The AP is calculated as follows:

  1. At rank 1 (the first document), precision = 1/1 = 1.0 (since the first document is relevant).
  2. At rank 4 (the fourth document), precision = 2/4 = 0.5 (we have two relevant documents by this point).

Then the AP for this query is calculated by summing the precision scores at the ranks where relevant documents were found and dividing by the total number of relevant documents:

AP = (1.0 (at rank 1) + 0.5 (at rank 4)) / 2 (total relevant documents) = 0.75.

The MAP is the mean of the APs for all queries. In this case, with only one query, the MAP equals the AP.

The following is an image discussed in the video, Mean Average Precision. Explains the concept very nicely.

Why learn Mean Average Precision concepts? What’s the importance?

Mean Average Precision (MAP) is an essential concept for data scientists, particularly those who are working with information retrieval systems, recommendation systems, natural language processing, and machine learning models. Understanding and being able to calculate MAP is important for several reasons:

  1. Evaluation Metric: MAP is a standard evaluation metric in information retrieval tasks. It’s used to assess the overall performance of search algorithms and systems, taking into account not just whether the relevant items were retrieved, but also the order in which they were retrieved. This makes it a more robust metric than simply looking at precision or recall.
  2. Ranking Quality: MAP is sensitive to the ranking of the results. This is important in many real-world applications where the position of an item in the returned list matters. For example, in search engines, the top results are more likely to be clicked by the user.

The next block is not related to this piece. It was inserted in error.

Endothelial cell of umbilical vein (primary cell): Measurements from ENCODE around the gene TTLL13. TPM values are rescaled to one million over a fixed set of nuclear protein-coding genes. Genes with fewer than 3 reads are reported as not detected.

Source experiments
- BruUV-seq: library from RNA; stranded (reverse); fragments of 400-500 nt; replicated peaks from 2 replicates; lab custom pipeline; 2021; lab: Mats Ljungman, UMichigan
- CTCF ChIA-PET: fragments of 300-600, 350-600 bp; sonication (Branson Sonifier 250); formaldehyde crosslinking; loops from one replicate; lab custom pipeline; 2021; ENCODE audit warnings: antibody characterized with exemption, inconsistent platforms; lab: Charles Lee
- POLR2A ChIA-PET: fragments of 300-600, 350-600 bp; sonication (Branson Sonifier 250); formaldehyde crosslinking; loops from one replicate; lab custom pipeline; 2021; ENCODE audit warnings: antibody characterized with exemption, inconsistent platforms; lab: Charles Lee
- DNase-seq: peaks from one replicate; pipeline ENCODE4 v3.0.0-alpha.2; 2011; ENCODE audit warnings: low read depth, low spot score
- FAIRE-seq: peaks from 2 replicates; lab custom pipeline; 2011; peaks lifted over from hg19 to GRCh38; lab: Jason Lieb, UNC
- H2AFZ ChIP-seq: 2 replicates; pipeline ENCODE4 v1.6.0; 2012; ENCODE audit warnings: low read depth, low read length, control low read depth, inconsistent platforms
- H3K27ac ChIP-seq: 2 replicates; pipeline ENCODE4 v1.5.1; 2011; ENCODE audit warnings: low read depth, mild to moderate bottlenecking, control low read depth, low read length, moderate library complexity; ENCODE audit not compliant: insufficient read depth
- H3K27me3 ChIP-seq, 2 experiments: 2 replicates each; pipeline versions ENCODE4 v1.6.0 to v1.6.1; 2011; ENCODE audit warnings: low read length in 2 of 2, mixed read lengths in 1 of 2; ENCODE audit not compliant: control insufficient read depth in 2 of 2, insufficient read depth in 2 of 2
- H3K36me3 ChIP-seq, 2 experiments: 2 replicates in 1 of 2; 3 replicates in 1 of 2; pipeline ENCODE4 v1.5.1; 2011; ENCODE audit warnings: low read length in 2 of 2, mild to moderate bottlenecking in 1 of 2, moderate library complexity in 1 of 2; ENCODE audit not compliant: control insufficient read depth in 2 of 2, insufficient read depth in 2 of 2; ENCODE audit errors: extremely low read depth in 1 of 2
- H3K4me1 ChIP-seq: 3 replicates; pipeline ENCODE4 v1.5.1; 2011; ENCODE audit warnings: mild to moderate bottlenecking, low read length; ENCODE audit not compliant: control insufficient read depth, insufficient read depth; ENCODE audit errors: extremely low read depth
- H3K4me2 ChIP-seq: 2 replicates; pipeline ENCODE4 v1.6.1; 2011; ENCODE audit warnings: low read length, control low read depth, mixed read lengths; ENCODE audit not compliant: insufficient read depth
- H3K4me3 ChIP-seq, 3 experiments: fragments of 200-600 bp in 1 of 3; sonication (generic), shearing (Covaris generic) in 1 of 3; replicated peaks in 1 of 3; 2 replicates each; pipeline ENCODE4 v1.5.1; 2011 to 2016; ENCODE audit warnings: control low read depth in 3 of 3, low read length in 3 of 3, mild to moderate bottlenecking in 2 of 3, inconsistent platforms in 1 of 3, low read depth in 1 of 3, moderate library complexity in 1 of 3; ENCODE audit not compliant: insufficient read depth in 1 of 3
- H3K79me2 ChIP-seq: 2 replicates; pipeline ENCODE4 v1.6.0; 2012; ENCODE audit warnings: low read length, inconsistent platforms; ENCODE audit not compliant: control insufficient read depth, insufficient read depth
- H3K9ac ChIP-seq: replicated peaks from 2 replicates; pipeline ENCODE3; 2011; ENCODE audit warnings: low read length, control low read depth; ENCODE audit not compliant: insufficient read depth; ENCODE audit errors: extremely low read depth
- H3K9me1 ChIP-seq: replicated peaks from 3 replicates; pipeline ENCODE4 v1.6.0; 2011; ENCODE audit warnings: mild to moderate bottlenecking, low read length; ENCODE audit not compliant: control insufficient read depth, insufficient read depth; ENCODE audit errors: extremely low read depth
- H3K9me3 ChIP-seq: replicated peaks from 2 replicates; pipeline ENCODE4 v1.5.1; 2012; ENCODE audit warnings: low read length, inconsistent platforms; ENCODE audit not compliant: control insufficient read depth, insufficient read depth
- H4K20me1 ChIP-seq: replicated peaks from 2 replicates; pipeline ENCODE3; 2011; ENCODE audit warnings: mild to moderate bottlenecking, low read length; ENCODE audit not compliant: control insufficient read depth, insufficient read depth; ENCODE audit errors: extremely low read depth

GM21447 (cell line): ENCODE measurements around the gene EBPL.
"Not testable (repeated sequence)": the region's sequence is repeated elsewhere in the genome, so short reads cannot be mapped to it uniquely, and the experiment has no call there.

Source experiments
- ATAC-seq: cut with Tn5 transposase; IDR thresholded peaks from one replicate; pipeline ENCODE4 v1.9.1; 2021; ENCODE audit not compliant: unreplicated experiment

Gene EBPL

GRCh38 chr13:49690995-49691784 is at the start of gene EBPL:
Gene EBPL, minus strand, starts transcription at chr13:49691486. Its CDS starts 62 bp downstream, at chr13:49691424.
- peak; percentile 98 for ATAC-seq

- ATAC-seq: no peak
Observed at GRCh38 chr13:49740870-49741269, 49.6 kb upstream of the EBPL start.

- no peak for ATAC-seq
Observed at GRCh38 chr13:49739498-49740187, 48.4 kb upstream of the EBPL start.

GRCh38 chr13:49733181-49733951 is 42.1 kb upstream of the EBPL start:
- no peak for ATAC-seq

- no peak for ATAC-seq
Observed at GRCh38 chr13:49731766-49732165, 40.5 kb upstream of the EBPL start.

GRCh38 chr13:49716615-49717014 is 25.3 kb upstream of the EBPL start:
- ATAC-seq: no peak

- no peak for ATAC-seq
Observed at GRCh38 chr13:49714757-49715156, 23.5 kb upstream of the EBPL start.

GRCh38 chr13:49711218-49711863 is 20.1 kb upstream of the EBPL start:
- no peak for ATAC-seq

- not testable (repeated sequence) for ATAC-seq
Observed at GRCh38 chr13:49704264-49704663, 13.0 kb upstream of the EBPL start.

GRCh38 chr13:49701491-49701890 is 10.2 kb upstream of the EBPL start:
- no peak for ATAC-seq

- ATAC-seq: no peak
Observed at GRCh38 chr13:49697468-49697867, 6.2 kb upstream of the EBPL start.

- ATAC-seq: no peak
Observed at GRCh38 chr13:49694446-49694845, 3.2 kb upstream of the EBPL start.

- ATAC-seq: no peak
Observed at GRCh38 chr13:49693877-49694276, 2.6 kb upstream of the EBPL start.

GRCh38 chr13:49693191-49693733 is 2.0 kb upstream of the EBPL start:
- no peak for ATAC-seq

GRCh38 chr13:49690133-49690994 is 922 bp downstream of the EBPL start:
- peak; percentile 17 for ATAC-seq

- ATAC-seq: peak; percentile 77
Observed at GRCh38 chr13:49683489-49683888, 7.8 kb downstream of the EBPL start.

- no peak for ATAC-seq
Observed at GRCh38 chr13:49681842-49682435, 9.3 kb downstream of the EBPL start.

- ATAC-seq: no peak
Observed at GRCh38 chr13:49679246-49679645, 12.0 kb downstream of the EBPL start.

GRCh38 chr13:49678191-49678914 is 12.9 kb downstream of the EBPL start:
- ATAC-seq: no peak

3. Aggregated Measure: MAP calculates the mean of the average precision scores for each query, thereby providing an aggregated measure to evaluate the system’s performance across multiple queries. This allows for a more comprehensive evaluation.
  4. Model Comparison: MAP can be used as a metric to compare different models or algorithms, helping data scientists to decide which model performs better and should be chosen for deployment.

Python Code for Calculating MAP

Here’s a simple Python function to calculate MAP:

def calculate_map(ranked_lists):
    ap_sum = 0
    for ranked_list in ranked_lists:
        precision_sum = 0
        relevant_docs = 0
        for i, doc in enumerate(ranked_list):
            if doc == 1:  # doc is relevant
                relevant_docs += 1